Daniel Guzman, the head performance coach for LAFC, estimated teams would probably need a three- to four-week training camp. The sessions teams have held in the last week consisted mainly of agility drills, some running and limiting ball-handling. But for both the players and staff, just getting inside the training facility and seeing one another in person for the first time in two months was a sign of progress.“It’s obviously a great feeling,” LAFC midfielder Mark-Anthony Kaye said, who has been biking to keep fit. “Just that team aura again felt good. It’s a lot of fitness-based things now. You can’t really pass. We just did a lot of running to get that base back together.”Added coach Bob Bradley: “Everybody’s being smart about it but yes, just in a general way, I prefer to have some interaction. I’ll find out how they’re doing, ask how their families are. See them have a chance to get on the field and run around, all those things are positive.“The return to play in all sports, that’s different. So all of use are adapting. We all understand the importance of following the guidelines for each phase.”

Coronvavirus roundup

The English Premier League moved a big step closer to resuming when the government on Monday gave the go-ahead to a June 1 restart behind closed doors, providing certain criteria including no new spikes in COVID-19 cases have been met.

It is up to the league how and when the season would resume, with one option calling for the use of neutral sites.

The EPL, which suspended its season March 13, is the second of Europe’s five major soccer leagues to be given government approval to return. Germany’s Bundesliga and the second-tier Bundesliga 2 are scheduled to resume their seasons in empty stadiums this weekend while Spain’s La Liga has set a tentative restart date of June 12, although Spain’s health minister said recently no final decision has been made and it may be later in the summer before games resume.

Teams in Italy’s Serie A have been cleared to resume training May 18 but the league has no date to begin play. The rest of the soccer season in France, meanwhile, was canceled by the government two weeks ago, days after the Dutch Eredivisie canceled its season.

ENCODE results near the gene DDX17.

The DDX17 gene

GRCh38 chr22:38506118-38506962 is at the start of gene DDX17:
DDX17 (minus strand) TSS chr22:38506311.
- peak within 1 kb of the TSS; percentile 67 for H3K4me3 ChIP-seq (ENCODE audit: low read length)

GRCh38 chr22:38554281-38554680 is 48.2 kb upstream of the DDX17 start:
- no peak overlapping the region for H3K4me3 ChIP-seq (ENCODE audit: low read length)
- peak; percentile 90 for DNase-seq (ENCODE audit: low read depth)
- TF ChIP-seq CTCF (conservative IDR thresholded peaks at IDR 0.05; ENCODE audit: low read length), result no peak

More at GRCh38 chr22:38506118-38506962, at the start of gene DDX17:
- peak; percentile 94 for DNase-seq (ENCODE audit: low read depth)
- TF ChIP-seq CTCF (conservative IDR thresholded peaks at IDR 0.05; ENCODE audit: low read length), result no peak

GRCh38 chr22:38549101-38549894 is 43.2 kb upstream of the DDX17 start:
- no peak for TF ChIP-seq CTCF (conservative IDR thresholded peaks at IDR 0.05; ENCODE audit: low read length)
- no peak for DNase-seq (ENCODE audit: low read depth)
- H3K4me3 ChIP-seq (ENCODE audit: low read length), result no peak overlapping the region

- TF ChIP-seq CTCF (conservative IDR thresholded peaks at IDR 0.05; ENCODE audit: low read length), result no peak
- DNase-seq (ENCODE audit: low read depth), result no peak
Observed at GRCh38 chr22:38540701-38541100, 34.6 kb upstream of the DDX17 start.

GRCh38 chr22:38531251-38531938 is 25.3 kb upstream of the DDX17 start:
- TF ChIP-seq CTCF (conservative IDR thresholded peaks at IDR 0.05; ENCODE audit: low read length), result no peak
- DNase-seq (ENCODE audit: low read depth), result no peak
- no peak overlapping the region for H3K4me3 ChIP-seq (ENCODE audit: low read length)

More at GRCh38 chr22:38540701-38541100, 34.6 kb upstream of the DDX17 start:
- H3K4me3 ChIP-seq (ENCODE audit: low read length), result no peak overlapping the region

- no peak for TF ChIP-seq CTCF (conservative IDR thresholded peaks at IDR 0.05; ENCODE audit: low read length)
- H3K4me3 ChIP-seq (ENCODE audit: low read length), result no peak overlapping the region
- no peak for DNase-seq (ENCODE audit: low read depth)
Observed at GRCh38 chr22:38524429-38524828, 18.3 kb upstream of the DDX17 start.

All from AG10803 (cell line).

The EPL has 92 games left on its schedule and Prime Minister Boris Johnson told the House of Commons that restoring some sports “could provide a much-needed boost to national morale.” Yet clubs remain divided over the use of neutral sites and the possibility of abandoning the season was discussed on a league conference call Monday night.

The U.K.’s COVID-19 death toll topped 32,000 on Monday, trailing only the United States. Only the U.S. and Spain have had more cases.EPL teams have already returned to their respective training grounds while observing government-mandated social-distancing guidelines. Once-beaten Liverpool (27-1-1) leads second-place Manchester City (18-7-3) by 25 points atop the table, meaning it needs just six points in nine games to clinch its first-ever EPL title.

Let’s make a deal

As expected, lawyers representing the two-time reigning World Cup champion women’s national team have filed an appeal of a ruling they lost in their gender discrimination suit against U.S. Soccer.That may be a bad idea.Earlier this month district court Judge R. Gary Klausner rejected the players’ arguments that they were paid less than the men’s national team for performing the same work, pointing to a collective-bargaining agreement the team negotiated with the federation that guarantees the women a base salary of $100,000 a year, plus another $72,500 for playing in the National Women’s Soccer League, the domestic league U.S. Soccer subsidizes.The federation pays players on the men’s national team only game-day bonuses that max out at $17,625. That’s nearly double what the women can earn for playing one UWSNT game but the women’s bonuses are paid in addition to the salary and benefits they get from their CBA.

“The argument that women gave up a right to equal pay by accepting the best collective-bargaining agreement possible in response to the federation’s refusal to put equal pay on the table is not a legitimate reason for continuing to discriminate against them,” Molly Levinson, spokeswoman for the USWNT, said in a statement announcing an immediate appeal to the Ninth Circuit court of appeals.Lawyers for the players requested a June 8 hearing on the matter and also asked for a postponement in the main trial, scheduled to begin June 16 in Los Angeles. The trial has already been delayed once by the COVID-19 pandemic.Yet despite the flurry of legal activity, momentum seems to be building toward a settlement that will fall far short of the $66 million in damages and back pay the women were seeking. And as we discussed here last week, that may be the best remedy given that the appeals process could take as long as two years with no guarantee of success. (And it would almost certainly end with the federation and many other sports organizations, including the NWSL, dealing with dire financial circumstances caused by the coronavirus pandemic.)